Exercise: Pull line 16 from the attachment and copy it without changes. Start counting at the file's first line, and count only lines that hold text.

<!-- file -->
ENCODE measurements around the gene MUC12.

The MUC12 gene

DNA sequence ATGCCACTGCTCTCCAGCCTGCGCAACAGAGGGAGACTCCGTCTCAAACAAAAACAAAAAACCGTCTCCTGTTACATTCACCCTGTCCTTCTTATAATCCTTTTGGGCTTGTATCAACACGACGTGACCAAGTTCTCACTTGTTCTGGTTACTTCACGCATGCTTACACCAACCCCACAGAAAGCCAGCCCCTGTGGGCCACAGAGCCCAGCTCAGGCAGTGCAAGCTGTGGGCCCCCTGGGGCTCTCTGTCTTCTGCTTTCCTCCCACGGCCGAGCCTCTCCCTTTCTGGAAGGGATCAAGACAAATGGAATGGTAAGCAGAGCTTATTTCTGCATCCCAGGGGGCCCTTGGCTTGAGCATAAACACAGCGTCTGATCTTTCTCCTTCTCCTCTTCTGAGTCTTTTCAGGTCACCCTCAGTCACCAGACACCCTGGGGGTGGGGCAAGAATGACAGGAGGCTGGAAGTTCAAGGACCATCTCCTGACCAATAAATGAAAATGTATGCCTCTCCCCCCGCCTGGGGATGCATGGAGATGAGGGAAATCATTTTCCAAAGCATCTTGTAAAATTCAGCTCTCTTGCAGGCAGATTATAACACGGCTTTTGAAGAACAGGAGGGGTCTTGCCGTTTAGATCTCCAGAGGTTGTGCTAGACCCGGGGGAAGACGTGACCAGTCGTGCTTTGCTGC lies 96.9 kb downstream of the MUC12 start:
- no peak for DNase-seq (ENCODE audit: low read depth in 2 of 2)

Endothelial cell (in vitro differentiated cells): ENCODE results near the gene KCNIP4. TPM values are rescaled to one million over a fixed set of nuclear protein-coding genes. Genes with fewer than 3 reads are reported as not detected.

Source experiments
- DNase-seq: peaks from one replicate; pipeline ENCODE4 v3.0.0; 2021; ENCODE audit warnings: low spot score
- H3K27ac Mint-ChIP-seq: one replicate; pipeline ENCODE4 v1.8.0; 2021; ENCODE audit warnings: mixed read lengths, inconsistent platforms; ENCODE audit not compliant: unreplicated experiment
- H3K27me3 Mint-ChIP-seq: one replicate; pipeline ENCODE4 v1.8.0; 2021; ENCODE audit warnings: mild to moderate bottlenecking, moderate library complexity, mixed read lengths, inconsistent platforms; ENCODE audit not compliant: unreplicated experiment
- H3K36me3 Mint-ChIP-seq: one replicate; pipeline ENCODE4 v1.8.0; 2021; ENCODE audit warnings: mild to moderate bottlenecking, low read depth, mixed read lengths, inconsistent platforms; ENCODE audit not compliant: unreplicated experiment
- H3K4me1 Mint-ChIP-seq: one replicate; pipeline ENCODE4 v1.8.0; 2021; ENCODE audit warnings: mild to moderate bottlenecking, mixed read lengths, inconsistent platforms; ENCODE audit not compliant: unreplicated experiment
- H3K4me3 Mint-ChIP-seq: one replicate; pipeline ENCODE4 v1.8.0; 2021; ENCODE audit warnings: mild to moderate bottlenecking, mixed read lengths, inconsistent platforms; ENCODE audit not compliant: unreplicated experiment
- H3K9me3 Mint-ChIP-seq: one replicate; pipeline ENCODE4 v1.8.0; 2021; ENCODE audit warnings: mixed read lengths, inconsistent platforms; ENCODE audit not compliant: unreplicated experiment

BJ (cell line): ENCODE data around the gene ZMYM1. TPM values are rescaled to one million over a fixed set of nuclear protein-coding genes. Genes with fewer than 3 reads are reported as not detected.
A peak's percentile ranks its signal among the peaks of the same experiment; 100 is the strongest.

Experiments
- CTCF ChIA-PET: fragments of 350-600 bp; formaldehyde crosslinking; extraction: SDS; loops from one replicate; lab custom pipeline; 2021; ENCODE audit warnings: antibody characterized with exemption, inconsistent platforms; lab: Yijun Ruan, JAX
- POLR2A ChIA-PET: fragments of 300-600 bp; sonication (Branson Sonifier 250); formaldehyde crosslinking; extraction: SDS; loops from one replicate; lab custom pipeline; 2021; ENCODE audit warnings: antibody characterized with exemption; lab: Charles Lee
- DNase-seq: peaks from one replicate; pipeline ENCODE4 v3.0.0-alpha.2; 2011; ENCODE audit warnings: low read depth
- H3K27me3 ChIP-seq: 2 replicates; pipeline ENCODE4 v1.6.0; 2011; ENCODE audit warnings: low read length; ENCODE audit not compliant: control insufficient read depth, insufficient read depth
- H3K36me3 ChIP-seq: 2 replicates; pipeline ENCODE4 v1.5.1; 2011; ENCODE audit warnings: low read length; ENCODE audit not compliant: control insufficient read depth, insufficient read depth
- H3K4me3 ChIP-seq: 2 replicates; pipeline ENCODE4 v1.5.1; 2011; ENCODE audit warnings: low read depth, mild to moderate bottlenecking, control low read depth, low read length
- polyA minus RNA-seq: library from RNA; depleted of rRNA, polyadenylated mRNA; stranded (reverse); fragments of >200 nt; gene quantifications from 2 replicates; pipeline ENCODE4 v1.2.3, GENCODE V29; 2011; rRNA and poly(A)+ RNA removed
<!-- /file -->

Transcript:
Experiments